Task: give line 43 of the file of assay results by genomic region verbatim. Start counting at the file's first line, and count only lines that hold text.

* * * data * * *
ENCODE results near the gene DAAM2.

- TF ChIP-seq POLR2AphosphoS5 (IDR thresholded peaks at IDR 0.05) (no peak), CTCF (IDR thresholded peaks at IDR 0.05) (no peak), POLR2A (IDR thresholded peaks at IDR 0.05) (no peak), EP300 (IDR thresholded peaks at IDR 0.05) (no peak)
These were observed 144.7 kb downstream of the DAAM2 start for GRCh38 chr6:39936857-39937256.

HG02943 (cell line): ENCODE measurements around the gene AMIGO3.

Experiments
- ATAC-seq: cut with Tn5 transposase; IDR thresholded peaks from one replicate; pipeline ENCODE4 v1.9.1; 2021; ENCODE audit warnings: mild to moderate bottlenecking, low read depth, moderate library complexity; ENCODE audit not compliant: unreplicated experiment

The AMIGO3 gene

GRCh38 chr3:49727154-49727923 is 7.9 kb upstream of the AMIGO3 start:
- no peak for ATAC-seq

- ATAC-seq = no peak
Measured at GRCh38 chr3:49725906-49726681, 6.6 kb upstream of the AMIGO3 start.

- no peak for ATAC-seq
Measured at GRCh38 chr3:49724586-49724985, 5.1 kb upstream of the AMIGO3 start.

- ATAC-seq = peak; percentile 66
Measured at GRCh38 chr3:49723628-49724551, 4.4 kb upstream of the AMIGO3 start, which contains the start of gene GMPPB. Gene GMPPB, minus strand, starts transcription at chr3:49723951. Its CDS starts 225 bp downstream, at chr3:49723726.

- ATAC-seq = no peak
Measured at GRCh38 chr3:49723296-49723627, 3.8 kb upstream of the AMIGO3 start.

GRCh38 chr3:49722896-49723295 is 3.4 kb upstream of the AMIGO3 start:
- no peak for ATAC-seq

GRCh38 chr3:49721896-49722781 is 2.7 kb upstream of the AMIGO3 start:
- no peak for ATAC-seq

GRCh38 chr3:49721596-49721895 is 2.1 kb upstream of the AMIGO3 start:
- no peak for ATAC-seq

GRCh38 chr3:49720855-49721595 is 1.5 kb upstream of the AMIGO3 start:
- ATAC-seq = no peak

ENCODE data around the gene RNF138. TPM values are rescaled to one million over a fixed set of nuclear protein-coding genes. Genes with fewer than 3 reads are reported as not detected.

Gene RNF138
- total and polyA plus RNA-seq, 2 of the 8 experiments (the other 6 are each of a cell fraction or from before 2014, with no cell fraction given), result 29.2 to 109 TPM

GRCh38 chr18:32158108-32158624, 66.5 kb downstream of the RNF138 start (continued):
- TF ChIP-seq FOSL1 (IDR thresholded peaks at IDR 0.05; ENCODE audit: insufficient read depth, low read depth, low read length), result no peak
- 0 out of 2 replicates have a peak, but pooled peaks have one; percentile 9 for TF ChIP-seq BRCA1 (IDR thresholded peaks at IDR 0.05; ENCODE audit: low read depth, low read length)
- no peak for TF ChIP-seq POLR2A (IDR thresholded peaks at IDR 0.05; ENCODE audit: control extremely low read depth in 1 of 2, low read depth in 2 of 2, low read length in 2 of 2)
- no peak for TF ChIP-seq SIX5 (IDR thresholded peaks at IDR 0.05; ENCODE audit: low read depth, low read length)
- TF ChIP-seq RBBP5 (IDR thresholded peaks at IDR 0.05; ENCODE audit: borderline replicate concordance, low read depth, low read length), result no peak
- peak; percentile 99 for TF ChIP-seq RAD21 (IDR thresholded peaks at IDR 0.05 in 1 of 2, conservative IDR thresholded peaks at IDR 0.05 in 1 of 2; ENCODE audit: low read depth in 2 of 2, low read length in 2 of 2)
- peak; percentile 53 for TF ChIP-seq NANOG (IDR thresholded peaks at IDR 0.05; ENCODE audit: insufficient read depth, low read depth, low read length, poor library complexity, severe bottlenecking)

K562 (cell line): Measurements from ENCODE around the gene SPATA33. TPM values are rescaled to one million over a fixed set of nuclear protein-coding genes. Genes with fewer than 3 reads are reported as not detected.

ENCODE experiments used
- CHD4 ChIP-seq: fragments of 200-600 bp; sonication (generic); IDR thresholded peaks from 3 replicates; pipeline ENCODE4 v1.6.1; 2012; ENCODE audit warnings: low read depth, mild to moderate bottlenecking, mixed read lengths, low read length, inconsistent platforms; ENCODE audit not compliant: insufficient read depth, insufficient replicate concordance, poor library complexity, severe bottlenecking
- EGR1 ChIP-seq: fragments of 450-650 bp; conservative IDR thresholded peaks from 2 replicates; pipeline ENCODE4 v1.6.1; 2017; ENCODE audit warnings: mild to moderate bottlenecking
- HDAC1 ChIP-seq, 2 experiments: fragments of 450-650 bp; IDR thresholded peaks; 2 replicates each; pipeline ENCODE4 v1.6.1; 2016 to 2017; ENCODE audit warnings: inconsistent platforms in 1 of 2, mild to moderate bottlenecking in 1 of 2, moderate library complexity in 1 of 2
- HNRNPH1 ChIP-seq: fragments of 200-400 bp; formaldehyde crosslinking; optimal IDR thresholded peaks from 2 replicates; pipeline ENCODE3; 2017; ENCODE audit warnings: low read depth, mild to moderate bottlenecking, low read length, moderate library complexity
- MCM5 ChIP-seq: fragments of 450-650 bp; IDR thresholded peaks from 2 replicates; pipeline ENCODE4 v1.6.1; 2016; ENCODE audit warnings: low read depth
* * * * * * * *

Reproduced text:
- MCM5 ChIP-seq: fragments of 450-650 bp; IDR thresholded peaks from 2 replicates; pipeline ENCODE4 v1.6.1; 2016; ENCODE audit warnings: low read depth